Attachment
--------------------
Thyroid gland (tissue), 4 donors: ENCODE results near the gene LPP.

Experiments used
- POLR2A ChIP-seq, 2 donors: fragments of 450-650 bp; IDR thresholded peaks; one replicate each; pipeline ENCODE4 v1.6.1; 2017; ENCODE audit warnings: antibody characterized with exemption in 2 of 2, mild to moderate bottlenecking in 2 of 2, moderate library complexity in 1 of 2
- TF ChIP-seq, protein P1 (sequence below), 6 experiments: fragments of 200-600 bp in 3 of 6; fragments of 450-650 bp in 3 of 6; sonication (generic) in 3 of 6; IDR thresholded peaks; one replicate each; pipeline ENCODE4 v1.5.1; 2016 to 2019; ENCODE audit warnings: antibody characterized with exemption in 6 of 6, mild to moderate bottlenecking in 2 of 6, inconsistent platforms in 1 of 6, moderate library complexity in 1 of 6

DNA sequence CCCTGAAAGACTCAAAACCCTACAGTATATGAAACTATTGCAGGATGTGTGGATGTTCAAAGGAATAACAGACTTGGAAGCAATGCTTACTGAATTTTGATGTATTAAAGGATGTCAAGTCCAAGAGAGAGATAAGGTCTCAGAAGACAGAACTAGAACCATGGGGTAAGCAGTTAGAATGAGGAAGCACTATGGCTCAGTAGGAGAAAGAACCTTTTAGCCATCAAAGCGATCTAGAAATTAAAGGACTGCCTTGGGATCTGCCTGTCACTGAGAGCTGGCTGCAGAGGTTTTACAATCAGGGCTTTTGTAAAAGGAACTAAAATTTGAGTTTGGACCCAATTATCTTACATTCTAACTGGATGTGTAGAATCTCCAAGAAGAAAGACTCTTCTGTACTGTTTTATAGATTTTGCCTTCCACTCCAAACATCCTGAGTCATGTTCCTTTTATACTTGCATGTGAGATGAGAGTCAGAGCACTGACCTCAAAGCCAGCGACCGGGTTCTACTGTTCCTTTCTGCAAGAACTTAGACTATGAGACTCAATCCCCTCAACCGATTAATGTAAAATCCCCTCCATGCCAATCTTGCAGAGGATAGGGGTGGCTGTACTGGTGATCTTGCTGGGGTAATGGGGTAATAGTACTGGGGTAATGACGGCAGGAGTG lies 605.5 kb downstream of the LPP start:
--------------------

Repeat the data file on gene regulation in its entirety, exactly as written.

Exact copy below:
Thyroid gland (tissue), 4 donors: ENCODE results near the gene LPP.

Experiments used
- POLR2A ChIP-seq, 2 donors: fragments of 450-650 bp; IDR thresholded peaks; one replicate each; pipeline ENCODE4 v1.6.1; 2017; ENCODE audit warnings: antibody characterized with exemption in 2 of 2, mild to moderate bottlenecking in 2 of 2, moderate library complexity in 1 of 2
- TF ChIP-seq, protein P1 (sequence below), 6 experiments: fragments of 200-600 bp in 3 of 6; fragments of 450-650 bp in 3 of 6; sonication (generic) in 3 of 6; IDR thresholded peaks; one replicate each; pipeline ENCODE4 v1.5.1; 2016 to 2019; ENCODE audit warnings: antibody characterized with exemption in 6 of 6, mild to moderate bottlenecking in 2 of 6, inconsistent platforms in 1 of 6, moderate library complexity in 1 of 6

DNA sequence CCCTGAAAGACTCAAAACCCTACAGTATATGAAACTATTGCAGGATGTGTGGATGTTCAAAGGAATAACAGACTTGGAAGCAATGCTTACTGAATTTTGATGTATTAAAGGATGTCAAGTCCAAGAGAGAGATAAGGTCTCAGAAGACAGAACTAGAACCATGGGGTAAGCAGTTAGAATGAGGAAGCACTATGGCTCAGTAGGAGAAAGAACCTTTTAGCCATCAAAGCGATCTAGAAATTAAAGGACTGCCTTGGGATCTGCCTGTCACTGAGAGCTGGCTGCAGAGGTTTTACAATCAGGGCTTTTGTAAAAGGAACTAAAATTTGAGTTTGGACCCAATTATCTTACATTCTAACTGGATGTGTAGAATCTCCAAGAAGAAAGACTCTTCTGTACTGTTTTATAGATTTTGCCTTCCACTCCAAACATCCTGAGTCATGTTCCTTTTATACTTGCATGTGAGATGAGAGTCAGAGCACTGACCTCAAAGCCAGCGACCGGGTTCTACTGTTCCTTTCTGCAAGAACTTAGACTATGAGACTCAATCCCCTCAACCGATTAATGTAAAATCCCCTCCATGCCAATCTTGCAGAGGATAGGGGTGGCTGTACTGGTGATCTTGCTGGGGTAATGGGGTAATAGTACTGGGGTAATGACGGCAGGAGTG lies 605.5 kb downstream of the LPP start: